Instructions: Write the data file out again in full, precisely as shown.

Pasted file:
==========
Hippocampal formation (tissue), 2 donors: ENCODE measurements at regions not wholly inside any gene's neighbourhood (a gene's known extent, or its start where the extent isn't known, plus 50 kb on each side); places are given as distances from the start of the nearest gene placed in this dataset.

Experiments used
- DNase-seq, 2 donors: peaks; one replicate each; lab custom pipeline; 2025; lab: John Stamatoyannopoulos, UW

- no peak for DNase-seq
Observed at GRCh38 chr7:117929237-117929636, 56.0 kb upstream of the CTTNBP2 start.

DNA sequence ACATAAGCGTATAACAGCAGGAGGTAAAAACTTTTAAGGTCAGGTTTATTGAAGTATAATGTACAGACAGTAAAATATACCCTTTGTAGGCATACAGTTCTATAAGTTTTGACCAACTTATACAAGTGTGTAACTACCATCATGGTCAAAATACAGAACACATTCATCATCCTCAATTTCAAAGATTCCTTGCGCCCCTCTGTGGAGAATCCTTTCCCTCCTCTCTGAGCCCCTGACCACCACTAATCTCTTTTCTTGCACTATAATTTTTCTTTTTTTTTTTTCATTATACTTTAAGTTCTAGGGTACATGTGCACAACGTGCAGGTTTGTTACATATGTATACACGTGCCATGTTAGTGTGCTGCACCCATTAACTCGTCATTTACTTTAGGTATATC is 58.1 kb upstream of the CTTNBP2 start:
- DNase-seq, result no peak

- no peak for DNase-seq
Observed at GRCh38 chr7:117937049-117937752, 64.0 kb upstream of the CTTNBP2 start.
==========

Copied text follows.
Hippocampal formation (tissue), 2 donors: ENCODE measurements at regions not wholly inside any gene's neighbourhood (a gene's known extent, or its start where the extent isn't known, plus 50 kb on each side); places are given as distances from the start of the nearest gene placed in this dataset.

Experiments used
- DNase-seq, 2 donors: peaks; one replicate each; lab custom pipeline; 2025; lab: John Stamatoyannopoulos, UW

- no peak for DNase-seq
Observed at GRCh38 chr7:117929237-117929636, 56.0 kb upstream of the CTTNBP2 start.

DNA sequence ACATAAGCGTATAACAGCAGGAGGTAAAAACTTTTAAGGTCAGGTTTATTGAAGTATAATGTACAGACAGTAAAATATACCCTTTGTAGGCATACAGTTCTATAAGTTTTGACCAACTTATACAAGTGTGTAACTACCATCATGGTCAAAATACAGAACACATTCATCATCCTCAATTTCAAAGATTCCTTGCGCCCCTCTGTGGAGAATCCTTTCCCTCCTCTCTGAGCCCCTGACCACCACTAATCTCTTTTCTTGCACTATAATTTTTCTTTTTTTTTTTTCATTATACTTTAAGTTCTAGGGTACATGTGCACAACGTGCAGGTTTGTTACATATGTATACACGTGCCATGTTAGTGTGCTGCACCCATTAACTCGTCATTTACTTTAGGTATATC is 58.1 kb upstream of the CTTNBP2 start:
- DNase-seq, result no peak

- no peak for DNase-seq
Observed at GRCh38 chr7:117937049-117937752, 64.0 kb upstream of the CTTNBP2 start.